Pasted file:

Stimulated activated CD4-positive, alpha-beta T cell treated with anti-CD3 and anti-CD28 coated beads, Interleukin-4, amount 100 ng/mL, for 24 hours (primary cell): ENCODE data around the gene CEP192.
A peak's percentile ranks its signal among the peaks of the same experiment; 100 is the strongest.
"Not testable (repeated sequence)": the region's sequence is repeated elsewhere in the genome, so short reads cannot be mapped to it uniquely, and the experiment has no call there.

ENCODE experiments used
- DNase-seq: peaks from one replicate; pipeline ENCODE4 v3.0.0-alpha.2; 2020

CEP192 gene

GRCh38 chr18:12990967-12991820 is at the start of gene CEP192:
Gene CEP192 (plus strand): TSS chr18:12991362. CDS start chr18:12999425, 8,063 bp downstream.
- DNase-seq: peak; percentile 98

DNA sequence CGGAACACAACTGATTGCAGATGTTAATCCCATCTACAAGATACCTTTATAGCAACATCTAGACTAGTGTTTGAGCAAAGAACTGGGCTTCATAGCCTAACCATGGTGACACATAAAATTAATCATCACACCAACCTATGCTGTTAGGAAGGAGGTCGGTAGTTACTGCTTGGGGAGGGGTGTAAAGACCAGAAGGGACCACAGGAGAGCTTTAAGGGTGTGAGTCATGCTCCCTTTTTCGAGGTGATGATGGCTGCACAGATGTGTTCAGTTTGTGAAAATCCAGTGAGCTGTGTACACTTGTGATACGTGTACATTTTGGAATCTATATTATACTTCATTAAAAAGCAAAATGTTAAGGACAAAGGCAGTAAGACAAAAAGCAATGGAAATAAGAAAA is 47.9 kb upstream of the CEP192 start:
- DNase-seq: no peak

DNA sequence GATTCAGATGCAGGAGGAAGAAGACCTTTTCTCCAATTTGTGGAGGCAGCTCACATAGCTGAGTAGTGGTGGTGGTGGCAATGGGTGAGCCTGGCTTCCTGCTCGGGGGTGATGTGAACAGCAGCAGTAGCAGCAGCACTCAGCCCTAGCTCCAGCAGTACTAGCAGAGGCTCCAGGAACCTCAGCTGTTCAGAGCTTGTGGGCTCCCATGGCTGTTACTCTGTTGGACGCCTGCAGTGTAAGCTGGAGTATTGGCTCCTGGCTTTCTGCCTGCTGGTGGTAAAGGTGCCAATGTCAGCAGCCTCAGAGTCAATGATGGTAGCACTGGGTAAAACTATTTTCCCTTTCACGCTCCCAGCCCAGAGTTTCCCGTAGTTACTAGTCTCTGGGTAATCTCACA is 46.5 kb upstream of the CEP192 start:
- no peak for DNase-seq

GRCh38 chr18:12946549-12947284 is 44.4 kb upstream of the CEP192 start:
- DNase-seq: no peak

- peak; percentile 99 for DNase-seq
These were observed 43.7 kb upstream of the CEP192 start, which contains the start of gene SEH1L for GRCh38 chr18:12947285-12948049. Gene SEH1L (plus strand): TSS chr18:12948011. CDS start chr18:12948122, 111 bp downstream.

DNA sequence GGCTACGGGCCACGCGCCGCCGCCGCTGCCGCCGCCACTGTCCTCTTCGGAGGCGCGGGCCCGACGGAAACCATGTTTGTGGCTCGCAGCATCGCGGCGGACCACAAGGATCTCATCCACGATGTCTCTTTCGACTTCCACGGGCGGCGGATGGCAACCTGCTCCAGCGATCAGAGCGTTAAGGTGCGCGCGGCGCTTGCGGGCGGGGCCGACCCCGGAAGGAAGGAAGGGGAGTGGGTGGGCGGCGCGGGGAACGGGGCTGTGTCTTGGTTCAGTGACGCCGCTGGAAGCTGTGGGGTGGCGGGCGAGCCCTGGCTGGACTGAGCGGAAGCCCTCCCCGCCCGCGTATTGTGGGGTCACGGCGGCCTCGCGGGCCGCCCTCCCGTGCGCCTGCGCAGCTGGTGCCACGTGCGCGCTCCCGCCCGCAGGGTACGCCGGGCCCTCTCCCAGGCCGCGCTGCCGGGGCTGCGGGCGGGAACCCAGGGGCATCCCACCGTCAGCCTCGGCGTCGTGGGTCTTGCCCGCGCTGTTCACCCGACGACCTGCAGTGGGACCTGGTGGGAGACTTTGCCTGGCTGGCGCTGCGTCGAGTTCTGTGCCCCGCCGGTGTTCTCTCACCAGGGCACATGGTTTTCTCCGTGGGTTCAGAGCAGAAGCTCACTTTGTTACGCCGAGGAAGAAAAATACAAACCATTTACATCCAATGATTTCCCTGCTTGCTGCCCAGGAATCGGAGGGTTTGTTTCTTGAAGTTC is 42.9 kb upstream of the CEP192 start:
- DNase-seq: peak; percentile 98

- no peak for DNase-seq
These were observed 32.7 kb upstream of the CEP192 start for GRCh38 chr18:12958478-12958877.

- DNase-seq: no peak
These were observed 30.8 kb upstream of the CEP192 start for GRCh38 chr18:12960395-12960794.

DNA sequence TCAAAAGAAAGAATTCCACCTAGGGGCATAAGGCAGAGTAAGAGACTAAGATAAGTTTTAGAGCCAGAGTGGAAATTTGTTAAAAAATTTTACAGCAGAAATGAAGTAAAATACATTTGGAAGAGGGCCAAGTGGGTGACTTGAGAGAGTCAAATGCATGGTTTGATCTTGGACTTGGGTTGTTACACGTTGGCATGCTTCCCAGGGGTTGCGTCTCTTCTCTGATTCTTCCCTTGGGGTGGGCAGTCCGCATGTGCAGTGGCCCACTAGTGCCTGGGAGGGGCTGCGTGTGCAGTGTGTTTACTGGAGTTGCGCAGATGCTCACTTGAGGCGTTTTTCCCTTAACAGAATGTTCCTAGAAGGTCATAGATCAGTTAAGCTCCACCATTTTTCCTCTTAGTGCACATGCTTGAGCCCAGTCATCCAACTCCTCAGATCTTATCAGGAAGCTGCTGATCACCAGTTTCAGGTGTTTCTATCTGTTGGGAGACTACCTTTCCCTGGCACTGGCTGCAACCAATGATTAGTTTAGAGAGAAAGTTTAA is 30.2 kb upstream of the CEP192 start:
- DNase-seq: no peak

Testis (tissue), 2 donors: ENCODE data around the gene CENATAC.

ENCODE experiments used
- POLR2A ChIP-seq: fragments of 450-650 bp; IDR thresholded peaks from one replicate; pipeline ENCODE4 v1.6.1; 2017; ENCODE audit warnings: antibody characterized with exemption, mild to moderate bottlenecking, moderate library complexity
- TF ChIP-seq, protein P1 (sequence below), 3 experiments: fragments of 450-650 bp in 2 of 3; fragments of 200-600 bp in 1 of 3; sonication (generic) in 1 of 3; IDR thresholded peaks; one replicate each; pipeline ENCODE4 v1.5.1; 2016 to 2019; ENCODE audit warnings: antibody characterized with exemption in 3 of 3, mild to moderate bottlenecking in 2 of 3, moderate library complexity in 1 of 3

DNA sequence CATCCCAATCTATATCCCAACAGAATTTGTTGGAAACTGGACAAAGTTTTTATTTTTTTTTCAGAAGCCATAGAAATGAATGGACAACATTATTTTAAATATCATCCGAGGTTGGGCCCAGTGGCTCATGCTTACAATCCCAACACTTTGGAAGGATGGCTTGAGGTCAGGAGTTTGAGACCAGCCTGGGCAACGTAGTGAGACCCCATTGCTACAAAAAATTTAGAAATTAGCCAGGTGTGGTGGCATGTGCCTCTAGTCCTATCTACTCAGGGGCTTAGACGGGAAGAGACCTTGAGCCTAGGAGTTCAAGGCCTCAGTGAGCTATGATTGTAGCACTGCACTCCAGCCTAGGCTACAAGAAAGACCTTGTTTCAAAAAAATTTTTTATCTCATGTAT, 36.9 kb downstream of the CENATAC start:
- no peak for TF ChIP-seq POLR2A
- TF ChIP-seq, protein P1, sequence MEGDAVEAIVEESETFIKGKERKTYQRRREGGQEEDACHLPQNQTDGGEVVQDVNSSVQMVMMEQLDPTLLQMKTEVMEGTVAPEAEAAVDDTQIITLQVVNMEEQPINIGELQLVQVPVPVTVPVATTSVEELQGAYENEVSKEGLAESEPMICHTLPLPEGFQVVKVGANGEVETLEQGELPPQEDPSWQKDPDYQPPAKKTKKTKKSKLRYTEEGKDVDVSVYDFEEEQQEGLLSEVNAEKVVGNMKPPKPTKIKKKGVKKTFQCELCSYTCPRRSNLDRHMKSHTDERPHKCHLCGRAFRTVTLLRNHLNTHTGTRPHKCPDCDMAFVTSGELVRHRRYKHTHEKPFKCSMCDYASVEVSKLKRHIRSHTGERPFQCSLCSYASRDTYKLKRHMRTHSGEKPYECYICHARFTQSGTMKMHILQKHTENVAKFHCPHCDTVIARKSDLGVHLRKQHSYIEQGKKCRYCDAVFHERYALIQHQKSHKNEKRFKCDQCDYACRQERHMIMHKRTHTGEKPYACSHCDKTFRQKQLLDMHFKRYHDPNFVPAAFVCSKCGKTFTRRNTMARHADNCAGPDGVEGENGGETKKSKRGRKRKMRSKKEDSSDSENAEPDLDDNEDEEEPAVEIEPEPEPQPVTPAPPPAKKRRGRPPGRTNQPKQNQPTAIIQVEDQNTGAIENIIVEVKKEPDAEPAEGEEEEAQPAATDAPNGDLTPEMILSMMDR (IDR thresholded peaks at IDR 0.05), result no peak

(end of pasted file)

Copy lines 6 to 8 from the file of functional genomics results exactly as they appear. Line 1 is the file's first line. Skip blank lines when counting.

CEP192 gene

GRCh38 chr18:12990967-12991820 is at the start of gene CEP192:
Gene CEP192 (plus strand): TSS chr18:12991362. CDS start chr18:12999425, 8,063 bp downstream.